The standard survey format allows individuals a level of anonymity in which they can express personal ideas. At some point or another, everyone responds to some type of survey. The Statistics Canada census is an excellent example of a large-scale survey intended to gather sociological data.

If yes, how many per month? Marketing polls help companies refine marketing goals and strategies; they are generally not conducted as part of a scientific study, meaning they are not designed to test a hypothesis or to contribute knowledge to the field of sociology. The results are not published in a refereed scholarly journal, where design, methodology, results, and analyses are vetted. Polls conducted by programs such as American Idol or Canadian Idol represent the opinions of fans but are not particularly scientific.

A good contrast to these are the BBM Ratings, which determine the popularity of radio and television programming in Canada through scientific market research. Sociologists conduct surveys under controlled conditions for specific purposes. Surveys gather different types of information from people. While surveys are not great at capturing the ways people really behave in social situations, they are a great method for discovering how people feel and think—or at least how they say they feel and think.

Surveys can track attitudes and opinions, political preferences, reported individual behaviours such as sleeping, driving, or texting habits , or factual information such as employment status, income, and education levels.

A survey targets a specific population , people who are the focus of a study, such as university athletes, international students, or teenagers living with type 1 juvenile-onset diabetes. Most researchers choose to survey a small sector of the population, or a sample : that is, a manageable number of subjects who represent a larger population. The success of a study depends on how well a population is represented by the sample. In a random sample , every person in a population has the same chance of being chosen for the study.

According to the laws of probability, random samples represent the population as a whole. For instance, an Ipsos Reid poll, if conducted as a nationwide random sampling, should be able to provide an accurate estimate of public opinion whether it contacts 2, or 10, people. However the validity of surveys can be threatened when part of the population is inadvertently excluded from the sample e.

After selecting subjects, the researcher develops a specific plan to ask questions and record responses. It is important to inform subjects of the nature and purpose of the study upfront. If they agree to participate, researchers thank subjects and offer them a chance to see the results of the study if they are interested.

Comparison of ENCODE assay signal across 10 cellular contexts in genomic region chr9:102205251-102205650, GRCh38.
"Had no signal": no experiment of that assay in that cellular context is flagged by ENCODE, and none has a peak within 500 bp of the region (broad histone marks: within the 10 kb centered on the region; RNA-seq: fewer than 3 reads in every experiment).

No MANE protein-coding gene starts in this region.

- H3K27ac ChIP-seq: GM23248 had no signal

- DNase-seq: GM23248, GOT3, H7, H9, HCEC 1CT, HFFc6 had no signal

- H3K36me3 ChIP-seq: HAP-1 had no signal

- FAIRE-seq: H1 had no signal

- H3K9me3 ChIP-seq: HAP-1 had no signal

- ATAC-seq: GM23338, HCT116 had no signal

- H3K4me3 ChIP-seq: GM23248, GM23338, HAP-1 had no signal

The researcher presents the subjects with an instrument a means of gathering the information. A common instrument is a structured questionnaire, in which subjects answer a series of set questions. For some topics, the researcher might ask yes-or-no or multiple-choice questions, allowing subjects to choose possible responses to each question. This kind of quantitative data —research collected in numerical form that can be counted—is easy to tabulate.

This is also their chief drawback however: their artificiality. In real life, there are rarely any unambiguously yes-or-no answers. In those cases, the answers are subjective, varying from person to person. How do you plan to use your university education? Why do you follow Justin Bieber around the country and attend every concert? Those types of questions require short essay responses, and participants willing to take the time to write those answers will convey personal information about religious beliefs, political views, and morals.

Some topics that reflect internal thought are impossible to observe directly and are difficult to discuss honestly in a public forum. People are more likely to share honest answers if they can respond to questions anonymously. This type of information is qualitative data —results that are subjective and often based on what is seen in a natural setting.

Qualitative information is harder to organize and tabulate. The researcher will end up with a wide range of responses, some of which may be surprising. The benefit of written opinions, though, is the wealth of material that they provide. An interview is a one-on-one conversation between the researcher and the subject, and is a way of conducting surveys on a topic. Interviews are similar to the short answer questions on surveys in that the researcher asks subjects a series of questions.

However, participants are free to respond as they wish, without being limited by predetermined choices. In the back-and-forth conversation of an interview, a researcher can ask for clarification, spend more time on a subtopic, or ask additional questions. In an interview, a subject will ideally feel free to open up and answer questions that are often complex.

There are no right or wrong answers. The subject might not even know how to answer the questions honestly. A researcher needs to avoid steering or prompting the subject to respond in a specific way; otherwise, the results will prove to be unreliable. And, obviously, a sociological interview is not an interrogation.

If this, then that. When you test the theory, your results either prove or disprove your hypothesis. One way researchers test social theories is by conducting an experiment , meaning they investigate relationships to test a hypothesis—a scientific approach. There are two main types of experiments: lab-based experiments and natural or field experiments. In a lab setting, the research can be controlled so that perhaps more data can be recorded in a certain amount of time.

In a natural or field-based experiment, the generation of data cannot be controlled but the information might be considered more accurate since it was collected without interference or intervention by the researcher. As a research method, either type of sociological experiment is useful for testing if-then statements: if a particular thing happens, then another particular thing will result.